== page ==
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Re: Social protection to protect and promote nutrition

Christine Namukasa Hunger Fighters Uganda, Uganda

Dear All,

It is such an opportunity, that I (we) can contribute to the change we desire in our societies as far as poverty and malnutrition are concerned; and this time through focusing on Social Protection.

Firstly, on my side, the ideal benefits of Social Protection measures are always outstanding and execellent on paper. It is the execution of some of these programs that is usually not appropriate. The developing world for so long has and is still (to a large extent) dependant on the developed world as regards social protection interventions. Some countries however have had it upon themselves to

The point here is CORRUPTION in some developing yet most vulnerable countries! It is viral and rapidly eating up all intervention systems today.

You will agree with me that the beneficiaries often times are not involved in the planning as well as monitoring and evaluting hence low sense of ownership as they do not have a say when resources are being swindled away in favour of the non beneficiaries for selfish purposes. Unfortunately, reports have always indicated achievements/success, challenges and recommendations not paying heed to the issues at the roots that hinder hitting targets; chronic inhibitors such as the scam of corruption.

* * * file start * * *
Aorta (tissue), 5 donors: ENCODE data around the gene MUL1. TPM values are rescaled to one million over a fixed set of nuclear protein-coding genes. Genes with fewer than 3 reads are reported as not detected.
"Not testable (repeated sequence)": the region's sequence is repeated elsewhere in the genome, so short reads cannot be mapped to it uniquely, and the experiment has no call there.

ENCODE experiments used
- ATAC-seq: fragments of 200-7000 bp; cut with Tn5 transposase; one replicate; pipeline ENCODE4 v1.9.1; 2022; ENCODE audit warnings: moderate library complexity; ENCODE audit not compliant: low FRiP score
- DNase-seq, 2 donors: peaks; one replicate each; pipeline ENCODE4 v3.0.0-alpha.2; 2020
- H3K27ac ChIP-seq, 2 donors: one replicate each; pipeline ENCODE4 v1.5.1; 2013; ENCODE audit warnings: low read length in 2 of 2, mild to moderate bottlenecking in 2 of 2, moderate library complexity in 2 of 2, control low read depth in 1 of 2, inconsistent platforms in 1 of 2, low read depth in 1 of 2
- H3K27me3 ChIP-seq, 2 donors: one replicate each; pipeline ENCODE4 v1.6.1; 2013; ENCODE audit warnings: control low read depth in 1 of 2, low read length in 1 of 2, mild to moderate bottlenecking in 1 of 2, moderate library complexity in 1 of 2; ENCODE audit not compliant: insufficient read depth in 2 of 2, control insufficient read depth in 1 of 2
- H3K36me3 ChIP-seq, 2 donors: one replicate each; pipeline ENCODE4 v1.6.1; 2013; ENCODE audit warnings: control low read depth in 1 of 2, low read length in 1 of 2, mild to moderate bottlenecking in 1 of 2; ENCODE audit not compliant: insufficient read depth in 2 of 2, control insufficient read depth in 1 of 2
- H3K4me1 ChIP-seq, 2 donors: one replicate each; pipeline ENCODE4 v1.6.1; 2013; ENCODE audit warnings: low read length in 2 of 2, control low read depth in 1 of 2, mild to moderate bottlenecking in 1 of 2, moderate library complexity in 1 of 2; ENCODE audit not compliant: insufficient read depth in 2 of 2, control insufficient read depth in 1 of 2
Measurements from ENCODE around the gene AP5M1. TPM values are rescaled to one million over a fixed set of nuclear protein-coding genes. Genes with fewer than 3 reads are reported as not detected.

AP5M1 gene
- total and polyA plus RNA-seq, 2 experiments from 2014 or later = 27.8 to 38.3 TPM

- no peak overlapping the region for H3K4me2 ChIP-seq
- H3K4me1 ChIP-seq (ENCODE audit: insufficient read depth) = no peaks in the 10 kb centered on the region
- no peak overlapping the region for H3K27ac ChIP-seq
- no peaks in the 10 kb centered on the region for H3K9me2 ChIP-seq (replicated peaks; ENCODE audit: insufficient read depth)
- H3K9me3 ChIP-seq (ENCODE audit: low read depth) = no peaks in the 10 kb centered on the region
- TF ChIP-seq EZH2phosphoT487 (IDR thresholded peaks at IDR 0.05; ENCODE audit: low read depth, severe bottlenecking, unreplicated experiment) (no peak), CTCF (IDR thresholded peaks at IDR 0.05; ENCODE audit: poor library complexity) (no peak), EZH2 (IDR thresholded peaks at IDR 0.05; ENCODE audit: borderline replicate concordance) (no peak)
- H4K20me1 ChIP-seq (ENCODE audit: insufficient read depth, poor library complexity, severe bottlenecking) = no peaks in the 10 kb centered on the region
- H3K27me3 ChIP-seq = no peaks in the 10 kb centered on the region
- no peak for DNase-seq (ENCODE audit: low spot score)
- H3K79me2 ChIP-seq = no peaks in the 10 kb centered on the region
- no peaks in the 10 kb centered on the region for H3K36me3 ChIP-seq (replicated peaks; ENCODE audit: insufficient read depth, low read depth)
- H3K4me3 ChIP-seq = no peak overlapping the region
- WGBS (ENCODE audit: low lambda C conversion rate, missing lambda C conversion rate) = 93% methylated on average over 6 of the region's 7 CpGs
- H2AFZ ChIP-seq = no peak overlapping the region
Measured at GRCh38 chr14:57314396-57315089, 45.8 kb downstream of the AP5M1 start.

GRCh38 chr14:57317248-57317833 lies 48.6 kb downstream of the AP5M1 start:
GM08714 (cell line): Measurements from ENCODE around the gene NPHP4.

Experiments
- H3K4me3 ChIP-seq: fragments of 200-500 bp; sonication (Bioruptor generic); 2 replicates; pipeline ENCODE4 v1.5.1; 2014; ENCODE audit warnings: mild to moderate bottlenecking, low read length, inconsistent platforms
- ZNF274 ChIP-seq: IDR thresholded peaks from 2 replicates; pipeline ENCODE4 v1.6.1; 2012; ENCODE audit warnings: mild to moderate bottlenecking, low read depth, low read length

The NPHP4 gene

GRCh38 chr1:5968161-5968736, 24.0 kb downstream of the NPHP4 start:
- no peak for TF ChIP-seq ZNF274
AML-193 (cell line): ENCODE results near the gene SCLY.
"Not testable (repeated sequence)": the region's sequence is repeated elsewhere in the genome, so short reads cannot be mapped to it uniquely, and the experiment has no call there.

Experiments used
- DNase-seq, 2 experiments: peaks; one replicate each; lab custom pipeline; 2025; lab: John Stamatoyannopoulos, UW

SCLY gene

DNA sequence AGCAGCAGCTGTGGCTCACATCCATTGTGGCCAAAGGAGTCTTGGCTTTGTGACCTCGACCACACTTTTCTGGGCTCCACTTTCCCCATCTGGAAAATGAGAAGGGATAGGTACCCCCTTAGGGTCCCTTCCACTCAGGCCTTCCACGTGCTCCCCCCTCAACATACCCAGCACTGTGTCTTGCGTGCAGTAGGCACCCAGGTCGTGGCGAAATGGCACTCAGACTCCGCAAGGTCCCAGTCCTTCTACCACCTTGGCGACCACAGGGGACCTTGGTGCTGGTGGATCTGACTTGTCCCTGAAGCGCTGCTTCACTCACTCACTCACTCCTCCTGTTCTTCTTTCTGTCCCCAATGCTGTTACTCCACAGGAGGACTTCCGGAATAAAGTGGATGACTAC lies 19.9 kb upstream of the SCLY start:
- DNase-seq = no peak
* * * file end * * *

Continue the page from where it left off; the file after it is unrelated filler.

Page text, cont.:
It is therefore my humble request that the policy makers strongly consider the issue of corruption and misuse of resources in the process of desiging, formulating and implementing social protection programs.

Secondly, it is important to acknowledge the Nutrition forcused social protection interventions all around the globe. It is however key that there is a need to strongly consider the sustainability of these programs without compromising the well being of the beneficiaries.

The FAO's Protection to Production project in countries such as Kenya has taken a step to assess not only the quantitative results (food secutrity key indicators inclusive) but also the qualitative results that grantee sustainability of the interventions with continous and generation benefits. See:  Individual countries, even with their own local intervention strategies should aim at the long term outcomes. Failure to do this easily nutures a poor culture of dependency in societies were social protection measures are percieved as handouts even in times of no emergencies.

Thanks to Nyasha Tirivayi and the ICN2 Secretariat for the opportunity. I look forward to further discussion.


Christine Namukasa

Nutritionist and Head of Research at Hunger Fighters Uganda